On Monday, we were driven from the barrack by rifle-butts to the railway station and loaded into 3 wagons. It was very crowded. We traveled two days in terrible conditions without food or water. The heat was hard to endure. I will never forget this journey. Before our departure from Fünfteichen, our striped uniforms were taken from us and, if someone had leather shoes, these were also taken. We were given dyed civilian clothes.

Upon arriving in Gorlitz we were driven from the train by beatings administered by the Camp Elder. He was a German criminal, blind in one eye. He drove us all day barefoot, hungry and exhausted through the city. He ordered us to take off our striped caps so that the civilian population could recognize from our shaved heads that we were criminals.

At last we came to the "Lager". The Camp consisted of several barracks in which Polish and Hungarian Jews were already confined. We were given nothing to eat. At once, a roll call was ordered. Foremen from the factory Waggonen-u-Machninenbau A.G. (WOMAG) came to the camp and selected us for work in the factory. We shouted that we were hungry. They replied that they weren’t prepared for the arrival of a new transport.

Next, there took place a bath. We undressed naked on the roll call square and threw our uniforms in a heap. The Germans then set water streams from rubber hoses on us. Then we were led, naked, to the barrack. At 2 a.m., we were awakened to choose uniforms from the heap on the roll call square. The Germans didn't permit to us to have underwear and the Camp Prisoner Leader at once checked to see if anyone wore an undershirt. We were given black coffee without bread and forced into the factory where foremen divided us into different sections. My foreman was named Muller. At noon there was lunch. Soup was apportioned in the factory and for many of us there was none.

On this fourth day, many of us had had nothing to eat. After work, we marched, half living, to the "Lager". The journey lasted one hour. In the camp the Camp Prisoner Leader awaited us. We were searched to see if any one had stolen something from the factory. In the "Lager" we received soup and again, there wasn’t enough for every one. They didn't give us any bread.

In the factory, the foremen, not knowing at the beginning that we were Jews, treated us well. They gave us wooden shoes and permitted us to bathe in groups in the factory. When they learned that we were Jews, the relation to us chilled. Only on the following day did we get 33 dkg. (12 ounces) of bread. After a short time, there exploded an epidemic of dysentery.

There wasn’t a dispensary for sick people and a Jewish Hungarian doctor beat ill persons. The Lagerältester stole bread from persons sick with dysentery and then ordered these hungry sick prisoners to go to work. For a bonus which we received for good work in the factory, we were able to get cigarettes in the camp. The Lagerältester confiscated these from us. Our block leader once beat me so terribly that I lay several days and couldn’t speak.

The Lagerältester undertook daily searches and took from us even our little bread. He drove sick people from the dispensary to work. People died like flies.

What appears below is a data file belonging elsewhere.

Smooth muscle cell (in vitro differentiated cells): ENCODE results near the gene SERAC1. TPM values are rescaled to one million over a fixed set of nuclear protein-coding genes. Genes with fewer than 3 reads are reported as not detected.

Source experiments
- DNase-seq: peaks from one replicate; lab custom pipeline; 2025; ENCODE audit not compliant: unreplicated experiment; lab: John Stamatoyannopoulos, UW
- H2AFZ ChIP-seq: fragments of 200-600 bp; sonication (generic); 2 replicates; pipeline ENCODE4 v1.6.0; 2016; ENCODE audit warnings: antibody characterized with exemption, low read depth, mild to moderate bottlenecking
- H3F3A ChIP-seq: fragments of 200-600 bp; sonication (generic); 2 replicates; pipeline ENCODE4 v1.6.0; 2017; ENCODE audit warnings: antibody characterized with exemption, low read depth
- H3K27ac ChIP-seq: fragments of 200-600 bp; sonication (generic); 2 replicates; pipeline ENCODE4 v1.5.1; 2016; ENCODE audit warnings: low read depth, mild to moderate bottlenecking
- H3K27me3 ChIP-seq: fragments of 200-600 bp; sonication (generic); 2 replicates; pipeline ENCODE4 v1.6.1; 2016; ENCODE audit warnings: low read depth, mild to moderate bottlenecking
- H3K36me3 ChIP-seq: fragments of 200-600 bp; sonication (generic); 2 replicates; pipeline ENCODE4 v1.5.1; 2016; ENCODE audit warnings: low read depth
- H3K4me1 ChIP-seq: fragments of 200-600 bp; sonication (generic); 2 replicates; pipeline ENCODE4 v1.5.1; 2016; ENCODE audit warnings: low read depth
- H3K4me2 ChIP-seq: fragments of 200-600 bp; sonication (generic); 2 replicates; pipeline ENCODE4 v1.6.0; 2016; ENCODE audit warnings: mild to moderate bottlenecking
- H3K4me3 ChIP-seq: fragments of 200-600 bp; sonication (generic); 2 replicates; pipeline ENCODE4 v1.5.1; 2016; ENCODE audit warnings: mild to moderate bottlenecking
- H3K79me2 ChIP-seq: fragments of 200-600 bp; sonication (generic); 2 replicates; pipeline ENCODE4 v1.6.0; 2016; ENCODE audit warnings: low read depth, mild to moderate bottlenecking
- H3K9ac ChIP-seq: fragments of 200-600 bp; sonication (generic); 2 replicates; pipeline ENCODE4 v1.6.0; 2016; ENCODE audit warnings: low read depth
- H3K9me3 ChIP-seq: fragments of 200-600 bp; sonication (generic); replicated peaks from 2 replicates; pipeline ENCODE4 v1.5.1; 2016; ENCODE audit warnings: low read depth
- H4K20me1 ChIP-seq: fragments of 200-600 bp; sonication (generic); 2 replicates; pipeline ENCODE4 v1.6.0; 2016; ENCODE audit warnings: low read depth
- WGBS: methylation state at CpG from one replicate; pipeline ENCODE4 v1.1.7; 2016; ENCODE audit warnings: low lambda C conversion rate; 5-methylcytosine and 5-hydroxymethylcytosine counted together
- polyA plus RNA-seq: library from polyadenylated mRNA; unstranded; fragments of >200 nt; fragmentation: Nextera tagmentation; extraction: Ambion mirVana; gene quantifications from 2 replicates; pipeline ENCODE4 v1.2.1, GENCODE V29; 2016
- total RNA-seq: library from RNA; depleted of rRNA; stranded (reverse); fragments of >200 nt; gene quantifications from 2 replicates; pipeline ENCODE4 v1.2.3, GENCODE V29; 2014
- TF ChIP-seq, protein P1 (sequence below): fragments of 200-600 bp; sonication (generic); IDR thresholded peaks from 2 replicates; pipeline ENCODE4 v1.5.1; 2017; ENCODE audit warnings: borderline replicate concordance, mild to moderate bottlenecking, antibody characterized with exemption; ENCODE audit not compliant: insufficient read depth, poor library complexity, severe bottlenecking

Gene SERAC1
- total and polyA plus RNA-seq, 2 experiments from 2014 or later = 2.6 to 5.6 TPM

My foreman, Muller, made daily reports against prisoners for poor work. For this, the Lagerältester administered beatings on the appellplatz. In the "Lager" (camp), the conditions were impossible to describe. There was great crowding. When a transport of Jews arrived from Lodz, we didn't get new barracks. Water flowed through holes in the roof of the barracks. In the winter, the barracks weren’t heated. Some prisoners didn't have blankets. There were unbelievable amounts of lice. Most prisoners were without underwear. Because all the factory was infected with lice, there was a de-lousing system created in the factory, but it wasn’t helpful because our camp was full of lice. When we lay down on the bed of boards, thousands of lice were immediately upon us.

Once during the night shift, some drilled hinges were found near my machine. Muller demanded that I tell him who had done this. I knew nothing of this so Muller, wanting to force testimony from me, kicked and hit me in the face several times with his fist.

On the following day after I came to work, Muller ordered me to go into the cellar where he gave me into the hands of the "Kapo" Spalter from Chrzanow saying that I wouldn’t admit to the guilt. He said Spalter must force me to this admission. I repeated that I knew nothing. They then laid me over a chair with two Jewish Vorarbeiter (foremen) holding me. One held my head and the second held my legs. Spalter beat me with a rubber baton. I received 20 blows to my naked backside.
Muller then took the rubber baton from him and gave him a thick piece of wood. Spalter held the club with both hands and beat me so strongly that he broke the club on me. I was stained with blood and couldn’t move from the spot. Half alive, I was taken to the factory where I stood hunched near my machine and wept because of the pain.

At 1 o'clock, there was lunch to be had in the cellar, but I couldn’t go down and so remained in the work area. When an SS-man asked me why I don't go to lunch, I showed him my wounds. He called Spalter and shouted at him that it wasn’t permitted for him to beat a prisoner in such a manner. At this moment, Muller and some foremen came by. Spalter explained that he had only lightly hit me and that I was lying. I denied this and said what Muller had told Spalter. I let down my trousers and publicly showed the wounds from the beating to the persons present in the work area.